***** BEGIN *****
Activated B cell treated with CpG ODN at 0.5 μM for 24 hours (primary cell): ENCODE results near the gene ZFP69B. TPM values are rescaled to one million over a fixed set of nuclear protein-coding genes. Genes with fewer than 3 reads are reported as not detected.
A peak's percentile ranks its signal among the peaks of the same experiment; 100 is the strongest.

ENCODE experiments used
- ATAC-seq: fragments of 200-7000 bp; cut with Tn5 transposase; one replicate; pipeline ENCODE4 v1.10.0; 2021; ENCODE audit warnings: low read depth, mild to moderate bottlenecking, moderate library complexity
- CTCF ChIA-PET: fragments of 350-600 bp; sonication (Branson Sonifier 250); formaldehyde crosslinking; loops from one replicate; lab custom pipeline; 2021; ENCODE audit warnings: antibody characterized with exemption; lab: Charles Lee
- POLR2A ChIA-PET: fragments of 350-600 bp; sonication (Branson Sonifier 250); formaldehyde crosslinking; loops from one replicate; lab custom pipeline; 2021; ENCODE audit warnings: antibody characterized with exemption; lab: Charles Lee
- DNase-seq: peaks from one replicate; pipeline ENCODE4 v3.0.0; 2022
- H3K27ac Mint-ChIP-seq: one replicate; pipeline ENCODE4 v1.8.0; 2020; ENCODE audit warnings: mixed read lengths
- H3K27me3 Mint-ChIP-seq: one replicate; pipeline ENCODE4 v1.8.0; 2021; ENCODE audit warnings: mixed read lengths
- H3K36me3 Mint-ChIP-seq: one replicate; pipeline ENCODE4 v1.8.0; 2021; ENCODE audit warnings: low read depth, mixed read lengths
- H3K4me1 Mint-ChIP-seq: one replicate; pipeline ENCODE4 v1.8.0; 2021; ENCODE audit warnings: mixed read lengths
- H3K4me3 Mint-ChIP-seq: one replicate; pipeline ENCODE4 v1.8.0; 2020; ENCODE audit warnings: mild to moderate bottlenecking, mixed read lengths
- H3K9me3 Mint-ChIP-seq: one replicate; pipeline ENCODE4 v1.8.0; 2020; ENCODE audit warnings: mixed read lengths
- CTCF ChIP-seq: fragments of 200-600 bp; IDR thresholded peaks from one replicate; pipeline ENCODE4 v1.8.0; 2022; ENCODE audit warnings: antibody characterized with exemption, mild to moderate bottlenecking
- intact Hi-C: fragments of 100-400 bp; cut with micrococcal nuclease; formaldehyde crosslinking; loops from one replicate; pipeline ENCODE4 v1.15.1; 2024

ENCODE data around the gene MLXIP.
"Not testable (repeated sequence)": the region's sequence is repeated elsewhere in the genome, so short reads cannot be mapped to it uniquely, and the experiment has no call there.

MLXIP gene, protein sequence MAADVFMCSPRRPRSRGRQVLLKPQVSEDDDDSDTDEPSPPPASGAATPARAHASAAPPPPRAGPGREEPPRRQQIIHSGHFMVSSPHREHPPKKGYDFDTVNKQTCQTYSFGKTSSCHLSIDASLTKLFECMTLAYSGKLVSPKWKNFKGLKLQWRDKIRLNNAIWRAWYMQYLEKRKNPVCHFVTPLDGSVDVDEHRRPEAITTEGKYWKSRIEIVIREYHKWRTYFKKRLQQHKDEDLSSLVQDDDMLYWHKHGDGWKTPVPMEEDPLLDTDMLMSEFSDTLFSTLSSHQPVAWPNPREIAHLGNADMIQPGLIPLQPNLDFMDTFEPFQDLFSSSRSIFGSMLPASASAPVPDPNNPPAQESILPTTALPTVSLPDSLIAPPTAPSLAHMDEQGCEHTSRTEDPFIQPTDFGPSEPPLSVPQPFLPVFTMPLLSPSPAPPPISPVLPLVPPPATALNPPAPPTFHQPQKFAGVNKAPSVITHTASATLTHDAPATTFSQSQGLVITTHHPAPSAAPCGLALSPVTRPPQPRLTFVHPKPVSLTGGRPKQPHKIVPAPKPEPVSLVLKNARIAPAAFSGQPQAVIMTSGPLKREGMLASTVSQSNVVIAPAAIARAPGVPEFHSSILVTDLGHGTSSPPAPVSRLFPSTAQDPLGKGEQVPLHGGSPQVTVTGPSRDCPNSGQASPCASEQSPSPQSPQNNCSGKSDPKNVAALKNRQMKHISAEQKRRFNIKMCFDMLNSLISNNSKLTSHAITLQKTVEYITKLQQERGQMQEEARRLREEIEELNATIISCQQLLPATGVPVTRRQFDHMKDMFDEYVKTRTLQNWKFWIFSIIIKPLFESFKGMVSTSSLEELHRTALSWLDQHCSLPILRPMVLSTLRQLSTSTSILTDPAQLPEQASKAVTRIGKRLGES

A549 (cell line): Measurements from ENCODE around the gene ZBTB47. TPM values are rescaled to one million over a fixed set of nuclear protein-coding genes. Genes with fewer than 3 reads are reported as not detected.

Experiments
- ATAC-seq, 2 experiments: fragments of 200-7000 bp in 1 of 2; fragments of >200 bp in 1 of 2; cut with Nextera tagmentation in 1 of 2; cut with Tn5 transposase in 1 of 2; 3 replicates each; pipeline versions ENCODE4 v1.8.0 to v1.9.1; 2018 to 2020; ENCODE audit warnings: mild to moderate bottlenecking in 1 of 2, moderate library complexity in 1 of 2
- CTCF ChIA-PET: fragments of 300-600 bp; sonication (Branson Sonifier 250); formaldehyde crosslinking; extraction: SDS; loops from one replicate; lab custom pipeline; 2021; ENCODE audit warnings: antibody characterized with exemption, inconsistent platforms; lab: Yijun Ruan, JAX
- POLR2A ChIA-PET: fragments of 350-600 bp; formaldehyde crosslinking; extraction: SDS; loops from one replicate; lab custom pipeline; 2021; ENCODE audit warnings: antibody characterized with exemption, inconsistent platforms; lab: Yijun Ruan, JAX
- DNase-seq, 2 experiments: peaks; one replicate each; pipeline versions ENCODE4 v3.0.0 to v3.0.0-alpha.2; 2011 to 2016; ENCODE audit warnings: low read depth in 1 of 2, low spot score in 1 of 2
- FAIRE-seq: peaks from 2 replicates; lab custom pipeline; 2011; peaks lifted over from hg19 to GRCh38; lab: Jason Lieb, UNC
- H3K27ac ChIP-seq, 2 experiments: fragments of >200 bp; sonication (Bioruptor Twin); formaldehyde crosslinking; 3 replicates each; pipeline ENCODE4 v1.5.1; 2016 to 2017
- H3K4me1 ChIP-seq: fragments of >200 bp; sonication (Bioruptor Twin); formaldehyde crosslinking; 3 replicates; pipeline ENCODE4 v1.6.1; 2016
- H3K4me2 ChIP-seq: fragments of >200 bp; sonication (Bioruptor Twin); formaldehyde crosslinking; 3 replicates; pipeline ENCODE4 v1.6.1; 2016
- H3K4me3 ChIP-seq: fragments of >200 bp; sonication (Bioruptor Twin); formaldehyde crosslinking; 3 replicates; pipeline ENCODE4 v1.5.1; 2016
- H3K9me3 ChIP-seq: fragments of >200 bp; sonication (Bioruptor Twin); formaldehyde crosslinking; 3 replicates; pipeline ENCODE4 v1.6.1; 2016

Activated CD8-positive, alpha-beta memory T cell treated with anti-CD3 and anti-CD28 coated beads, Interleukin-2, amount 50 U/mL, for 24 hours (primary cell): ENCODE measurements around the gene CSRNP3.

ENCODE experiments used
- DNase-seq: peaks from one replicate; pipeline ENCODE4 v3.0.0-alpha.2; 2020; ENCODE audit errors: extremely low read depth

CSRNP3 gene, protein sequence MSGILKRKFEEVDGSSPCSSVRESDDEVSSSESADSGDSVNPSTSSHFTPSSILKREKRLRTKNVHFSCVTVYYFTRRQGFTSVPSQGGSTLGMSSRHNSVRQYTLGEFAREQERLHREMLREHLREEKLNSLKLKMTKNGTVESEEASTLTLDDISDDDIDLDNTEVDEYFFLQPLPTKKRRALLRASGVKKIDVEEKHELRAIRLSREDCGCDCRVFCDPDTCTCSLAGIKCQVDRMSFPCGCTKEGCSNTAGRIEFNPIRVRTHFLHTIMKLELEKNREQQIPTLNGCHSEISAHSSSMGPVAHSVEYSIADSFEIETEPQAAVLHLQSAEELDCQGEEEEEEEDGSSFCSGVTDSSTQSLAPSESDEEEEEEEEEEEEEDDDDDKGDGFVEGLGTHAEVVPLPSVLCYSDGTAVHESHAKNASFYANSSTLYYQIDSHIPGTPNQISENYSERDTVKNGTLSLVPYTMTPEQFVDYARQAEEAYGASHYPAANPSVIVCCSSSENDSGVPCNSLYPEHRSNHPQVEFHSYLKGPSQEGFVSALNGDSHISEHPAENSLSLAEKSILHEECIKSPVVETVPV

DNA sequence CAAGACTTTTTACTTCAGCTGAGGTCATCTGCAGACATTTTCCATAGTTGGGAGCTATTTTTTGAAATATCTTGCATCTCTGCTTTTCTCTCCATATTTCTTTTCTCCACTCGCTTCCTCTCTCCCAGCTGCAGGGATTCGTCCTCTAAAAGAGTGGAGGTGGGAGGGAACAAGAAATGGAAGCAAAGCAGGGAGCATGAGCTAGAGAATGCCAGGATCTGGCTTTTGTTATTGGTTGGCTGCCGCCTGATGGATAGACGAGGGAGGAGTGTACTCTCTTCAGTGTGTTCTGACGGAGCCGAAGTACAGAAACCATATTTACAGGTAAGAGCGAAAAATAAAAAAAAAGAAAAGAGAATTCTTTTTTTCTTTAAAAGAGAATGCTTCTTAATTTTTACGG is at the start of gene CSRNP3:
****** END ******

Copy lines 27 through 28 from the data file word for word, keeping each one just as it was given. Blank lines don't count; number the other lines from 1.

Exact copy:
- H3K4me1 ChIP-seq: fragments of >200 bp; sonication (Bioruptor Twin); formaldehyde crosslinking; 3 replicates; pipeline ENCODE4 v1.6.1; 2016
- H3K4me2 ChIP-seq: fragments of >200 bp; sonication (Bioruptor Twin); formaldehyde crosslinking; 3 replicates; pipeline ENCODE4 v1.6.1; 2016